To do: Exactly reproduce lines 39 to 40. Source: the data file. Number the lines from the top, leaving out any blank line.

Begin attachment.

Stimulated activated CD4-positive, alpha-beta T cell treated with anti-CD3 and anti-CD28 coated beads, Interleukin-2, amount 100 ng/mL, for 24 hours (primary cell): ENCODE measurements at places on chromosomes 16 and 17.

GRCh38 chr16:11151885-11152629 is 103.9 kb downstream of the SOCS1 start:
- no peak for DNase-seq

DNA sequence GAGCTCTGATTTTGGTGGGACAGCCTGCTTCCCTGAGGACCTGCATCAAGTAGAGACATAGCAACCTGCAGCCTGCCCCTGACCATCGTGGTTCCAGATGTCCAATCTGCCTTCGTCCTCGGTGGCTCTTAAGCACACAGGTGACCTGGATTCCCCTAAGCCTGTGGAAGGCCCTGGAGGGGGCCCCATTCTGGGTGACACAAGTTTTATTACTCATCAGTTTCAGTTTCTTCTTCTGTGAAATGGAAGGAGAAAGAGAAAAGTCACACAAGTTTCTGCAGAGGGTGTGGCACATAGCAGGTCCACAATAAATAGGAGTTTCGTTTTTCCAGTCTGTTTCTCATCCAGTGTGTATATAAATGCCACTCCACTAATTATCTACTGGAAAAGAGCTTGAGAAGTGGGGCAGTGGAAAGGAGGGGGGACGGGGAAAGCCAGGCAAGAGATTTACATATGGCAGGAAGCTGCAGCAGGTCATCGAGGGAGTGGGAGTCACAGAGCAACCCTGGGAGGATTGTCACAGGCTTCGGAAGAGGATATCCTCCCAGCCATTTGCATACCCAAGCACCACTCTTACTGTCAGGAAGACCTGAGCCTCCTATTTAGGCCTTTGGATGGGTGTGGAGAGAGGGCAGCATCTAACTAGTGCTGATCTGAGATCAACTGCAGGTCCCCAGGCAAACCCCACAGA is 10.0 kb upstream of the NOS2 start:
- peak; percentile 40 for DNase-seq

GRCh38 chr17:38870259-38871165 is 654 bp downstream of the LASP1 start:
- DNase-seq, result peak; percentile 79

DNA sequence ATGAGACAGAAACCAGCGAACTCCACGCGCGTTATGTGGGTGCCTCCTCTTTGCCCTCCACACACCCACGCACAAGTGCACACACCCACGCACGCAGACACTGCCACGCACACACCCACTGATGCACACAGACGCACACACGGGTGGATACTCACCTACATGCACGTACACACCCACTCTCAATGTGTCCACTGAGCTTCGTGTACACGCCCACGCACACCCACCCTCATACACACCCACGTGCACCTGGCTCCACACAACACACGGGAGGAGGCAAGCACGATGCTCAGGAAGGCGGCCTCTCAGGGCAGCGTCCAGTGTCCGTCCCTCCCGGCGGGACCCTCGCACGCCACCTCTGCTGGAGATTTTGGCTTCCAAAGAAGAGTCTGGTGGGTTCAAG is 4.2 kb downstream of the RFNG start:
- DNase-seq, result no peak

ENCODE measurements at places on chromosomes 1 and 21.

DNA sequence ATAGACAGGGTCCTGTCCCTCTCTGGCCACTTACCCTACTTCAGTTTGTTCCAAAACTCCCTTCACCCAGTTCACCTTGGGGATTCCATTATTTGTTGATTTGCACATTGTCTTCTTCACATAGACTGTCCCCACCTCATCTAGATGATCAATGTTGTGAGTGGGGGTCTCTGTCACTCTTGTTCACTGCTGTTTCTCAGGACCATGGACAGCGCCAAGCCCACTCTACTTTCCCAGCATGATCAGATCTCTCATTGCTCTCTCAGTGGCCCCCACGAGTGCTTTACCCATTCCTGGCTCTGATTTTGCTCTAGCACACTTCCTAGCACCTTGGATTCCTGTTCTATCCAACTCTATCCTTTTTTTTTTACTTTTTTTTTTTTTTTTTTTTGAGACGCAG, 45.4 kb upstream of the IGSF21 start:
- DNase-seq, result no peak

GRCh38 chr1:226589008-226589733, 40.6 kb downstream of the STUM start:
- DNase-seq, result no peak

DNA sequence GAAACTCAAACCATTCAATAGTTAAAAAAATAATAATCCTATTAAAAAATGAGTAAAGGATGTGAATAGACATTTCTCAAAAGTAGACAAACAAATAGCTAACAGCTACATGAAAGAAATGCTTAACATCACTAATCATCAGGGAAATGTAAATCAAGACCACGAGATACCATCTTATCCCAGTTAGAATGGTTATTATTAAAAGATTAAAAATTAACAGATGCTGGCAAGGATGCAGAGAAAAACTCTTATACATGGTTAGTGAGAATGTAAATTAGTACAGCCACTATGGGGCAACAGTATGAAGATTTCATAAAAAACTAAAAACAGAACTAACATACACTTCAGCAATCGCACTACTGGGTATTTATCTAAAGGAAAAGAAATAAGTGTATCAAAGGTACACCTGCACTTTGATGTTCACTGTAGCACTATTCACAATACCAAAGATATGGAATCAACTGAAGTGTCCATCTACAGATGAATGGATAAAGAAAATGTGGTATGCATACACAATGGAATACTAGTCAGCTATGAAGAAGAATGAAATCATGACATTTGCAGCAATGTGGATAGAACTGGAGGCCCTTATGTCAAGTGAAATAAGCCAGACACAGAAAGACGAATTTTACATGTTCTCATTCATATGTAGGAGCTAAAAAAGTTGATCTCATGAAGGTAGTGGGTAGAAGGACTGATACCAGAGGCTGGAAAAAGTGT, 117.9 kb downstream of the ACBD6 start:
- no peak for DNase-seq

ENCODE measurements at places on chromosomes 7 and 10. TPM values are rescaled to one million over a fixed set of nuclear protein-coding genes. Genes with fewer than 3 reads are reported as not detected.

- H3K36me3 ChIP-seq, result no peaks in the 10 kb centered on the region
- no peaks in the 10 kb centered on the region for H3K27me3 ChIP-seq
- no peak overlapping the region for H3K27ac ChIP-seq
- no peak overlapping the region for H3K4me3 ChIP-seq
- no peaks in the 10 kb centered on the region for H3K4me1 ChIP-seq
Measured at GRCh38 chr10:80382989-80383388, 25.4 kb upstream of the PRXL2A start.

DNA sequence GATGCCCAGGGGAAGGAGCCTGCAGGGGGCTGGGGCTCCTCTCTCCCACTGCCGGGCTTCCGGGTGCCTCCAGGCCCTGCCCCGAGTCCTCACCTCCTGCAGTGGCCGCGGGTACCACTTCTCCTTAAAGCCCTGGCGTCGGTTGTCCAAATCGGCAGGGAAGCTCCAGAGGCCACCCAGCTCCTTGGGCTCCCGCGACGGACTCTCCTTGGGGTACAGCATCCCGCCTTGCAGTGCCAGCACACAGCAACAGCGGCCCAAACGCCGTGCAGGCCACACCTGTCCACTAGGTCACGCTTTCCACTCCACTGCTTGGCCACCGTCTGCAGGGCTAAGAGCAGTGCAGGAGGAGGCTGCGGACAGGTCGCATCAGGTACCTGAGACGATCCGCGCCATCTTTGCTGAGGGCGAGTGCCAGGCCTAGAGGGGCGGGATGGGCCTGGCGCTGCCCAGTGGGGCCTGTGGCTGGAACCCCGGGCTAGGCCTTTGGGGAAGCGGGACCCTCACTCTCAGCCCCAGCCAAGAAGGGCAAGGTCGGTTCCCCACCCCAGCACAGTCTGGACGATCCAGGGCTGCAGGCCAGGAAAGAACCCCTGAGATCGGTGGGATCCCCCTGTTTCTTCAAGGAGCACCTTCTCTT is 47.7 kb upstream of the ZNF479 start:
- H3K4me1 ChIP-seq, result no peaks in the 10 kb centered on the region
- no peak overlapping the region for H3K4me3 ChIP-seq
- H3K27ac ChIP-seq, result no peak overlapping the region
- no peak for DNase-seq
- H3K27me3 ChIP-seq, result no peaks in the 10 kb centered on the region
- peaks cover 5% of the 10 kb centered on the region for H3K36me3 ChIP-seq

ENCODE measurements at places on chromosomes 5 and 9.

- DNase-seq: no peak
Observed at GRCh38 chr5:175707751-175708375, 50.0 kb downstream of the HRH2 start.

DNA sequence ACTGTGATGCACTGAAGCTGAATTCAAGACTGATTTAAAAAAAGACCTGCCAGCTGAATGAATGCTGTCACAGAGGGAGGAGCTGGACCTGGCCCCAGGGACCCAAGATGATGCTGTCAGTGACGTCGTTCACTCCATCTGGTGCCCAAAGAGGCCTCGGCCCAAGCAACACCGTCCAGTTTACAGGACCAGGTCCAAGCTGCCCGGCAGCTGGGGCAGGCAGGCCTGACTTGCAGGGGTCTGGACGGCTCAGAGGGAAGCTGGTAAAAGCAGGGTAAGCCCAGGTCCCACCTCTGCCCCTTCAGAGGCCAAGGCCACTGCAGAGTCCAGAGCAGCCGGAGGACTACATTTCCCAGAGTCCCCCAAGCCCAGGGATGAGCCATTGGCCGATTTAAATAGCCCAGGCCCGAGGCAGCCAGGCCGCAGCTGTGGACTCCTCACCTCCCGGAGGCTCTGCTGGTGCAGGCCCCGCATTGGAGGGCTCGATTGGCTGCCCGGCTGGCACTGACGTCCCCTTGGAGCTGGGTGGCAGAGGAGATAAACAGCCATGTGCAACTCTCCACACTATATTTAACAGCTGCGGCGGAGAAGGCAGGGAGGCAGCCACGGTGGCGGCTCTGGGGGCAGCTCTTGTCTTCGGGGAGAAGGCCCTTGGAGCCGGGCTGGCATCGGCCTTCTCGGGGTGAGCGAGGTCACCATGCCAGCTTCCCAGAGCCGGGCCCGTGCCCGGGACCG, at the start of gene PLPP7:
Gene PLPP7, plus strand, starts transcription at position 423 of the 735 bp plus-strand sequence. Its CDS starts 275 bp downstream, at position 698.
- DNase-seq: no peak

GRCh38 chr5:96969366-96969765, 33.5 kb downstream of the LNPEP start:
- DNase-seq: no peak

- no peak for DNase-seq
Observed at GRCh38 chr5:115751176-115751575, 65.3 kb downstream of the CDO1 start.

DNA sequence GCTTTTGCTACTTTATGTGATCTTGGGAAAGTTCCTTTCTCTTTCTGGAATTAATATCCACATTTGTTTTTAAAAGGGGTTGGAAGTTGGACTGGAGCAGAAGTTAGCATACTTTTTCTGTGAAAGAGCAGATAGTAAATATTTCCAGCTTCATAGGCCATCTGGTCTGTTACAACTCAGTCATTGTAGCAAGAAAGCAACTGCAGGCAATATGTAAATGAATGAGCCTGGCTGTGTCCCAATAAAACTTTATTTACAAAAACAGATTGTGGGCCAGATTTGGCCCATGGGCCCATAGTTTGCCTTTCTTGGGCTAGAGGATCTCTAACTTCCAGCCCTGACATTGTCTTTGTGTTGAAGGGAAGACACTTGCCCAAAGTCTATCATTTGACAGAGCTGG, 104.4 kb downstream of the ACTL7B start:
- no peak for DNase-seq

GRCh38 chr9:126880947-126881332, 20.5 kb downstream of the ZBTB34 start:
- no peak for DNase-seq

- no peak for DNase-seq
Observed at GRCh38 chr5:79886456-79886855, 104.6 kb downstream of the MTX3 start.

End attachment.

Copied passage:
- no peak for DNase-seq
Observed at GRCh38 chr5:115751176-115751575, 65.3 kb downstream of the CDO1 start.